Edinburgh Playhouse (28th March)
Glasgow Royal Concert Hall (1st April)
Edinburgh Reviewer : Spud
As the seats filled up and the anticipation grow it was nearly time for epic that is Ellen Kent’s Madame Butterfly… As the lights dimed and the curtain rolled up, it was apparent that this show was going to be a stunner… The set design, costumes and production were beautiful, colourful and attractive to the eye. Song in Italian, the show opens to a wonderful response from the audience. From the moment of the first note that was song, we were captivated into what was a story of love and betrayal .. The finesse of Opera was certainly apparent in the opening scene . Beautifully delivered the show got under way with the American sailor singing his love for Madame Butterfly, then came Madame Butterfly herself. With a voice that could melt butter, I was ultimately stunned !!! For the next hour the story unfolded through dramatic scenes and powerful singing, while the set design pulled you into what was the experience of Japan. The colours and attention to the costumes was inspiring. One of the best set productions I have seen.
As the show goes on (2 hrs and 40 mins), the love story grows. As with most long distant relationships the cracks start to show. With Madame Butterfly now with child she awaits the arrival of her love. Many years pass and many offers of marriage refused , she waits in anticipation for the American Sailor . Finally he arrives and delivers his message” in fine voice”, not a message of love but a message of betrayal . With a new wife on his arm Madame Butterfly is saddened to the point of suicide . This scene was most enthralling, sung with depth and passion I was nearly in tears, you could feel her pain.. Her love was so strong for him it ultimately became her death sentence!!! A show that I had wanted to see for many years did not disappoint . You could see that so much time and skill had been put into this production, which made sure the audience were fully involved with the characters, allowing them to feel part of something special …. Truly beautiful and heart warming this is a show not to be missed. If you must see one Opera in your life make it Madame Butterfly, you wont be disappointed !!!! Well done to all the cast and production team……
Glasgow Reviewer : Teri Welsh
‘A stunning production of a timeless love story displaying in all its tragedy the devastating heart break of true love unrequited.’
This exquisite production of Pucini’s tragedy, Madama Butterfly, unfolds over three acts the heart-wrenching love story between a young Japanese geisha and an American naval Lieutenant. Celebrating Ellen Kent’s 23rd year in award winning opera, this production is delivered with effortless operatic flare and is complimented with stunning stage design and costume. Based on a short story by John Luther Long, and first performed in Milan in 1904, Kent presents the tragic tale of the marriage of a young and naive Japanese girl, Cio-Cio-San to her cold-hearted American lover Lieutenant Pinkerton. Bought up as a geisha, she falls madly in love with her hero, in a naïve, trusting and innocent manner indicative of the child she is. Her love is true and absolute, sacrificing even her Japanese traditions, and being ostracised by her family to follow his customs. However the arrogant Lieutenant holds no such long term devotion and sees their love as only a transient moment, with dire consequences. When he returns from America three years later with his new wife, with only the intention of taking their son away from her, she is so utterly heartbroken, she can only find solace in killing herself.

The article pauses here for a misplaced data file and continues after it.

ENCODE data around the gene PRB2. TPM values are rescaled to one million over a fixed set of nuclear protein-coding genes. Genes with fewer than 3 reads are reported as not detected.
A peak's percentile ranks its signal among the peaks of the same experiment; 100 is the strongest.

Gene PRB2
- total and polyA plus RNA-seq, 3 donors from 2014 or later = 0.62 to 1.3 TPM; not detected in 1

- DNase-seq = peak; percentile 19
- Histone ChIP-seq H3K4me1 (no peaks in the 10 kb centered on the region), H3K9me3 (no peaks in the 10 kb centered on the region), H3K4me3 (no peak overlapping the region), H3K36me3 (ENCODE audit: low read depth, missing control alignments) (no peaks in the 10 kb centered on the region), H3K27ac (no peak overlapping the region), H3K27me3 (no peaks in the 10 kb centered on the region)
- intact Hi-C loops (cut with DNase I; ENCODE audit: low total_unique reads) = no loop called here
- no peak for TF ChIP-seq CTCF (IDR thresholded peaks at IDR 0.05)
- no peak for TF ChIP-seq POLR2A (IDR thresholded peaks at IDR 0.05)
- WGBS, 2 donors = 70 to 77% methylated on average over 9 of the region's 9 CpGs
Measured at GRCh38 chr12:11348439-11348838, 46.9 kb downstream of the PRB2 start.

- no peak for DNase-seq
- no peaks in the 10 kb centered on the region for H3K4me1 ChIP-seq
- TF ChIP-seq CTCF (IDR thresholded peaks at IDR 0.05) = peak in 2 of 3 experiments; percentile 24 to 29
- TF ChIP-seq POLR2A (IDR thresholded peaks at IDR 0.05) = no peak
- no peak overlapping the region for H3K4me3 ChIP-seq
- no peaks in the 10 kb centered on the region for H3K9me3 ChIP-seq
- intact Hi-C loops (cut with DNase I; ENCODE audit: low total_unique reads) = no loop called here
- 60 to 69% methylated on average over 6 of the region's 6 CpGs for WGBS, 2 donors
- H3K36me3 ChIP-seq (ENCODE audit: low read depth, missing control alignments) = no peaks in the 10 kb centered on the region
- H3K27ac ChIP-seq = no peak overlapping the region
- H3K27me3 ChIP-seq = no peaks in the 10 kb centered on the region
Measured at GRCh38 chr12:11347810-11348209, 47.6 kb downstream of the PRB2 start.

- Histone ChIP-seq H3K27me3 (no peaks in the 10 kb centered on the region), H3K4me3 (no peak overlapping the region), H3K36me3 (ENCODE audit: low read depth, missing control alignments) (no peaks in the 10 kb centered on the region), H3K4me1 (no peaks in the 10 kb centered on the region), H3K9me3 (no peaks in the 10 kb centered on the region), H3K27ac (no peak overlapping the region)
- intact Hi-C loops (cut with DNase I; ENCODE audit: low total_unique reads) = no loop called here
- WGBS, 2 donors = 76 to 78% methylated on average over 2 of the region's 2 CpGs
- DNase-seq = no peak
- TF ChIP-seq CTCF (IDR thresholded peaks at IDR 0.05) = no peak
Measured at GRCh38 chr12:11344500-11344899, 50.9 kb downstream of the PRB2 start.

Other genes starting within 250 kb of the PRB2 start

The talented Korean soprano, Elena Dee plays a convincing lead role as the young geisha, whose soft, whimsical and girlish tones of her teenage naivety during the first act become altogether more powerful, obstinate and absolute as she awaits her husband’s return in the second, and finally performs with outstanding tragic dignity and heart wrenching sadness in the final act. Perhaps her tall stature, towering above the rest of the cast may make her initial childlike entrance a little unconvincing but she comes into her own in the latter acts, as an obstinate and despairing adult. Russian tenor Giorgi Meladze performs well, playing the cold and selfish Lieutenant Pinkerton with strong and defying tones, but perhaps the highlight performance was baratone Vladimir Dragos, playing the part of Sharpless, the Lieutenant’s consul. His effortless voice was evocative, powerful and emotional and his stage presence charismatic, indeed, a delight to watch.
The Chisinau National Opera and Philharmonic orchestra produced a perfect backdrop to the vocal performance, soft and delicate in the first act and building to stunning crescendos to compliment the dramatic operatic tones of the lover’s duet in the second. And adding to the sensory delight of the evening a rich and raw colour spectrum splashed throughout, with stage design set lavishly in a Japanese garden and garnished with the mesmerising and intrinsically radiance of the colourful and exquisite kimono. Kent further manages to convey the question of sexual and cultural exploitation whilst cleverly remaining resolute on the depiction of a tragic love story, interluded in the darkest moments with satirical comedy. A fine production from this award winning and celebrated producer.